Sox's bats offer Quintana little support
CHICAGO -- The identity of the White Sox’s offense as of late has been that of a power-hitting unit, one that has been able to sustain leads or mount comebacks with a mighty swing.
David Banks/Getty ImagesJose Quintana got little help from his teammates at the plate in Wednesday's 2-1 loss.
But for the second straight game, those big bats were absent in the presence of serviceable starting pitching. Neither terrible nor great, rookie Jose Quintana pitched well but failed to get any run support in the Sox’s 2-1 loss to the Kansas City Royals on Wednesday.
“He threw the ball really well,” catcher A.J. Pierzynski said. “He deserved a better fate but we only scored one run.”
Pierzynski was responsible for that lone run with his RBI single in the ninth. Quintana, who threw on eight days rest, went seven-plus innings, allowing two runs on five hits while striking out five and walking two. Quintana gave up two home runs, one to Mike Moustakas in the second inning and another to Salvador Perez in the fourth, and the Sox lefty said the latter was his mistake.
Like Jake Peavy on Tuesday, Quintana hasn’t received much run support this season; the Sox have scored two runs or less in eight of his starts this season. Quintana remained optimistic, though.
“It's one of those that right now I'm not getting much run support but that'll change and then we'll be winning a lot of games and getting a lot of run support,” he said through a team translator. “It's something that I talked to Peavy about. He was just saying as of right now it's just a bit of bad luck but that'll change and that's part of the game.”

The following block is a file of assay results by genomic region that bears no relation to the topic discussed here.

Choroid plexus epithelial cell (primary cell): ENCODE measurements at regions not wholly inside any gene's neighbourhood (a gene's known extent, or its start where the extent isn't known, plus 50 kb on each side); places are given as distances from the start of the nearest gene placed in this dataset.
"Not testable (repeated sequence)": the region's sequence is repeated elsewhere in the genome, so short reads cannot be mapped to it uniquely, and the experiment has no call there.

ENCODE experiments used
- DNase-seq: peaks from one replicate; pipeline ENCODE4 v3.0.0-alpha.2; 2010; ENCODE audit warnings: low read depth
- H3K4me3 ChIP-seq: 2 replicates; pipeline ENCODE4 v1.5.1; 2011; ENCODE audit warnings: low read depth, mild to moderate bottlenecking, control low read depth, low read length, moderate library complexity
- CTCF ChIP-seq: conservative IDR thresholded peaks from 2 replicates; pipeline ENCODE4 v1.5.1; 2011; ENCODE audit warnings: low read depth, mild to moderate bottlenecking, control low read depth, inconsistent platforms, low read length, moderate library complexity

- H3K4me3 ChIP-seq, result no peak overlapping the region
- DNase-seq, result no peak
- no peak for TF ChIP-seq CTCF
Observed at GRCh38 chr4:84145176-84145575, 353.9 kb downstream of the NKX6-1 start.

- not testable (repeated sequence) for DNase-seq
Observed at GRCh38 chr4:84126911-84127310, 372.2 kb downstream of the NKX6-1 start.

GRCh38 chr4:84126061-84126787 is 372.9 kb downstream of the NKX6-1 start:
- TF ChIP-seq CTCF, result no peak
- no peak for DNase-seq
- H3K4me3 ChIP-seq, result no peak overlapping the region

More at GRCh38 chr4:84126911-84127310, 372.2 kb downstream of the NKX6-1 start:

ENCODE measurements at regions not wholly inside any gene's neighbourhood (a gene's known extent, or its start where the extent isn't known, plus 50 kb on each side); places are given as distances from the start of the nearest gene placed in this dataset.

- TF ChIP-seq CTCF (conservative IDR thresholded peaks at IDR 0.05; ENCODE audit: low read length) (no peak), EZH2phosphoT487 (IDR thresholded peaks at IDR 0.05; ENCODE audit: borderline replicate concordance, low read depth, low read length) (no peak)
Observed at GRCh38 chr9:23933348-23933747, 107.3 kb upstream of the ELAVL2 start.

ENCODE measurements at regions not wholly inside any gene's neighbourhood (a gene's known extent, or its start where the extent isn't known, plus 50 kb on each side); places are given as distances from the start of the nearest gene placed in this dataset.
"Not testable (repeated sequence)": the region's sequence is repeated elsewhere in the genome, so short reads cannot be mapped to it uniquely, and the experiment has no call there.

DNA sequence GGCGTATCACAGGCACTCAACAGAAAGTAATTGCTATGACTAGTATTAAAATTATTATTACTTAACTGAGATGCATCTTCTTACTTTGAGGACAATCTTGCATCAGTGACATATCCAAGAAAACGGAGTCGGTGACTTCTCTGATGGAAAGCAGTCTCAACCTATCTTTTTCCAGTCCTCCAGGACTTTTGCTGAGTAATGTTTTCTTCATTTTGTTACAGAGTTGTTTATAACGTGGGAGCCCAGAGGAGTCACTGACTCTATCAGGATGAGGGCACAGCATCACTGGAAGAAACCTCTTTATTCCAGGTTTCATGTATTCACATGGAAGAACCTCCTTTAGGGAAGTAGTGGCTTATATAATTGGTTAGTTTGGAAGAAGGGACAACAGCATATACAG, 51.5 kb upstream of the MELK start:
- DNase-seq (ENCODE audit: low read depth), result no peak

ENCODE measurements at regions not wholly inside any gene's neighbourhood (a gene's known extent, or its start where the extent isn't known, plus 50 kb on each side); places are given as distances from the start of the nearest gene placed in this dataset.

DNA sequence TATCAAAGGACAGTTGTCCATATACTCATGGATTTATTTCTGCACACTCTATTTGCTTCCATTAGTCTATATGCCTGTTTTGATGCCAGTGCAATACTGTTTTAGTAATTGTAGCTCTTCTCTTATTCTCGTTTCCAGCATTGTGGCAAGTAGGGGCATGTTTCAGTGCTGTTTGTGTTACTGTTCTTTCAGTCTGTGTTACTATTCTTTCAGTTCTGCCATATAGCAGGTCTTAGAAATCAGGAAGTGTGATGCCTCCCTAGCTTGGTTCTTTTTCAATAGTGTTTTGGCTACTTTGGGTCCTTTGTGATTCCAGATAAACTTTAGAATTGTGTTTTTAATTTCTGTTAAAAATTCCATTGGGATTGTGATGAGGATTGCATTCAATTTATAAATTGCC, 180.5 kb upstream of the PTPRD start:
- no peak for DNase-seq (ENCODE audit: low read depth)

The White Sox entered Wednesday’s game having hit a home run in 12 straight home games, but during the last five games they’re hitting just .107 with runners in scoring position. While Royals starter Jeremy Guthrie entered the game with an 0-3 mark and 7.71 ERA, Adam Dunn said the Sox knew better than to overlook him. Guthrie recorded season highs in innings pitched (eight) and strikeouts (six).
“You’re not going to talk to anyone who knows baseball that says he doesn’t have good stuff,” Dunn said. “He’s got great stuff. But usually it seems like you’re going to get a pitch or two to hit. Tonight we did but we didn’t do anything with them. He didn’t make mistakes.”